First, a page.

What You Need to Know:|
• The story is based on an ancient legend about tea-picking monkeys.
• This book was a Junior Library Guild selection.
• When the mother in the story becomes ill, it causes concern about the family’s future.
• There is a magical quality to the story.
• Click here
for an interview with the authors.
Cloud Tea Monkeys transports readers to another time and place, and leaves them feeling happy and content in the end. The reader is introduced to young Tashi, as she observes the early morning rituals in her village. The fire is lit, the tea is made and the chatty women, including Tashi, begin their long walk to the tea plantation. There, while the women work hard under the heat of the sun and the eye of the harsh overseer, Tashi spends time with the local monkeys. She is generous and considerate of them, and because of that, they come to trust her. Tashi's age is never stated but she look around 7 or 8 years old in the pictures. When Tashi’s mother becomes sick, and the women are too afraid of the overseer to help her, the monkeys return her kindness and come to her rescue. They share with her a magical gift that changes her life forever.
The descriptive language, such as, “...tea bushes curved into the distance like waves” is vivid and graceful. The story also raises some interesting concepts to think about, like what it would be like to be financially responsible for your family and how it would feel to have to work under such severe conditions. According to the authors’ note in the back, the story was inspired by tea-picking stories from the Himalayans and the idea that many of the products we take for granted today were once scarce and treasured items. As it addresses some serious ideas, especially for a picture book, and as it is comprised of word-filled pages, this story may be better read aloud to younger readers. One thing I did find curious is that the only men in the story, other than a reference to jokes made about the husbands, are the mean overseer and the imperious tea taster. Maybe that was intentional to highlight the important role these women play in their community. Lastly, although the illustrations are vibrant, expressive and beautifully detailed, I did find some of the faces to be somewhat menacing and even creepy. The book cover is exceptionally beautiful, drawing readers in with its air of mystery and suggestion of international flavor.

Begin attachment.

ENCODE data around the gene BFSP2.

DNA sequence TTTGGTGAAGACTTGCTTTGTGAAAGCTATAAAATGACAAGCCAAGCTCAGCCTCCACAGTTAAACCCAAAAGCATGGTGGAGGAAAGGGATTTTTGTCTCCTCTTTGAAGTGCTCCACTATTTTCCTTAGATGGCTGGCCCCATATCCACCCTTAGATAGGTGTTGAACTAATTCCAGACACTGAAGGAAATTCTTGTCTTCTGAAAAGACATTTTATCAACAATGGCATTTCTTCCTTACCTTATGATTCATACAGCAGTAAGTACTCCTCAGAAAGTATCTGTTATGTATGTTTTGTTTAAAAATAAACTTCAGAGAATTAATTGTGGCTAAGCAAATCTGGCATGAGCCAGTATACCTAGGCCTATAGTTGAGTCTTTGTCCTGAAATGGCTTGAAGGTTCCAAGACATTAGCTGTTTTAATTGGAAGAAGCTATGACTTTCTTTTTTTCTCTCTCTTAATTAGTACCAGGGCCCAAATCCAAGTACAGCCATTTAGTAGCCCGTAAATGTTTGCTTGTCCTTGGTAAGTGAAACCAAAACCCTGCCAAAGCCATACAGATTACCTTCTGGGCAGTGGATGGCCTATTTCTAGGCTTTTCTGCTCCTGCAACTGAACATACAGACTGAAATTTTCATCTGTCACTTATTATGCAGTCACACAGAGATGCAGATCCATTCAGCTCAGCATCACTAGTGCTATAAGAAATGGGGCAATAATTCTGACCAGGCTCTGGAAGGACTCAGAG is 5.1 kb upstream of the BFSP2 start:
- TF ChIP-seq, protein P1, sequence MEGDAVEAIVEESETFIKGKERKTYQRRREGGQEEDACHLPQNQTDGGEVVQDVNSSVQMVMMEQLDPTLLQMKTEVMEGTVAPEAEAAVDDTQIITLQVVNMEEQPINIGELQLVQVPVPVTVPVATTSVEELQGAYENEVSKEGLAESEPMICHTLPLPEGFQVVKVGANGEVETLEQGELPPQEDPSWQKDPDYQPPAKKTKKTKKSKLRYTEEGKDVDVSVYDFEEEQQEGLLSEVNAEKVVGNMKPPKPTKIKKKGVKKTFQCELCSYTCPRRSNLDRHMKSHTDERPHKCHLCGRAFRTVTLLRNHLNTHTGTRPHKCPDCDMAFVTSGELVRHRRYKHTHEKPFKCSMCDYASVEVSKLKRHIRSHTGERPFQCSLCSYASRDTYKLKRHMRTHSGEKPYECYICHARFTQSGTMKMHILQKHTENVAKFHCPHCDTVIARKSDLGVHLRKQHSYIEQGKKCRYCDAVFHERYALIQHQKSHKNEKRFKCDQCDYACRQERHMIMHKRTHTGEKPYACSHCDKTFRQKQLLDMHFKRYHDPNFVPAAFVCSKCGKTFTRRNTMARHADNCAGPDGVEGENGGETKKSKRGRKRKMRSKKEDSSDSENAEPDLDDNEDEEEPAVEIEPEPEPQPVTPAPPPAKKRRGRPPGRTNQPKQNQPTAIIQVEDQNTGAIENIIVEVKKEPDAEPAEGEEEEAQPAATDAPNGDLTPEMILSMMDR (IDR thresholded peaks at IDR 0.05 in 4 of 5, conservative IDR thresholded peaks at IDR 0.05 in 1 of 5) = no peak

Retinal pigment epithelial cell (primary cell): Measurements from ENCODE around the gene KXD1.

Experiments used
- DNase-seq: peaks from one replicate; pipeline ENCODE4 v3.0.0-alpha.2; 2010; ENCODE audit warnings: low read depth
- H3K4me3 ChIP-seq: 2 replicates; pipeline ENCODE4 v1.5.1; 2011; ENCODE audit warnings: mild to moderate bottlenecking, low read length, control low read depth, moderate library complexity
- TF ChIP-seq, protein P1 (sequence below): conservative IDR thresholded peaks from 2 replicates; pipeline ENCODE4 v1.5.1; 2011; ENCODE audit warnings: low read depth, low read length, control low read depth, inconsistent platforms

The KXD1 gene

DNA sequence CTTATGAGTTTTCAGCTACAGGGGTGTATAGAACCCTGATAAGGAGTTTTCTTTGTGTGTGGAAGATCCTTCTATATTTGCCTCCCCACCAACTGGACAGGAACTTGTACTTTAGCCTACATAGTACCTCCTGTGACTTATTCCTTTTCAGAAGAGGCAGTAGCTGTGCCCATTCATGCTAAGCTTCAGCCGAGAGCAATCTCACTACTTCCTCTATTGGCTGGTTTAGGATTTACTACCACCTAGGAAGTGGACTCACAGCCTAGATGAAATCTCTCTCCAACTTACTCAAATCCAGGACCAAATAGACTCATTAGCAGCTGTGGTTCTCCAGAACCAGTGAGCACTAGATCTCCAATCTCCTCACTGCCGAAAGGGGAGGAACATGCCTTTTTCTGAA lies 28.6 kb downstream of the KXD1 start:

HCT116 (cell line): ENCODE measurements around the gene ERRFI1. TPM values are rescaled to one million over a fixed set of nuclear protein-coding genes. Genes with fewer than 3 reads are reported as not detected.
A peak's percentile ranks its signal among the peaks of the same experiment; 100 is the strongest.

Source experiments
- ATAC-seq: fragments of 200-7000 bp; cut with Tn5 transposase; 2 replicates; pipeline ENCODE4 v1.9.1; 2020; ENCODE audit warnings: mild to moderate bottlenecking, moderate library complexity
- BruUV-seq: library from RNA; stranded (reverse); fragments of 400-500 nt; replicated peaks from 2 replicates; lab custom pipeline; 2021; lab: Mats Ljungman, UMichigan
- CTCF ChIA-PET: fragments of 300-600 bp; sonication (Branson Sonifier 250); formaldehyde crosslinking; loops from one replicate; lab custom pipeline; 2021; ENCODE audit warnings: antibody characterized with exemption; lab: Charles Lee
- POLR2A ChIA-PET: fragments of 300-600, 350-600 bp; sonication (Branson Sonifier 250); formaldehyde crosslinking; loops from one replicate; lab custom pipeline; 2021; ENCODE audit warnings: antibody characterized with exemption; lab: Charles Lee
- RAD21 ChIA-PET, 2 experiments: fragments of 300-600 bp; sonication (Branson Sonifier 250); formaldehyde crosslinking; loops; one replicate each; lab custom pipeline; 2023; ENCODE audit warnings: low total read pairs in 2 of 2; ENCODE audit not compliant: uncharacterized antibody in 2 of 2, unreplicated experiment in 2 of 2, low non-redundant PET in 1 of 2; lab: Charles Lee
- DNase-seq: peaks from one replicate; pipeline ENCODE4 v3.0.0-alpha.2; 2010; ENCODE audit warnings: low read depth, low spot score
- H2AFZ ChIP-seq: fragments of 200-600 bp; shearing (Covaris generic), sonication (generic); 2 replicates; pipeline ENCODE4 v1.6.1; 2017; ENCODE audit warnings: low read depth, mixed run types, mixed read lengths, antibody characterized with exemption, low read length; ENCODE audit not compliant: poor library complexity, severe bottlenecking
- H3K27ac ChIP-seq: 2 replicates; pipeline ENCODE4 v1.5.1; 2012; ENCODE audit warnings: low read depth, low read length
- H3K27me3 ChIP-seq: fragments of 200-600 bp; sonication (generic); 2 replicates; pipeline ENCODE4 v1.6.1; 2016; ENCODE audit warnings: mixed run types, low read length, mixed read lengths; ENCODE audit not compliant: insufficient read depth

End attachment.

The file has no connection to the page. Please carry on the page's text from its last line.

Mal Peet & Elspeth Graham
2010, 56 pages
Animals, Ethnicity/Culture, Folk Tales/Fables, Poverty
• Why do the monkeys help Tashi?
• Why are the women afraid of the Overseer?
• Do you think the women have another choice as to where to work?
• When and where do you think this story takes place?
• Do you think there is such a thing as Cloud Tea?
• Would you like to live where Tashi lives?
• How is Tashi’s world different from yours?
• What makes Cloud Monkey Tea so special?
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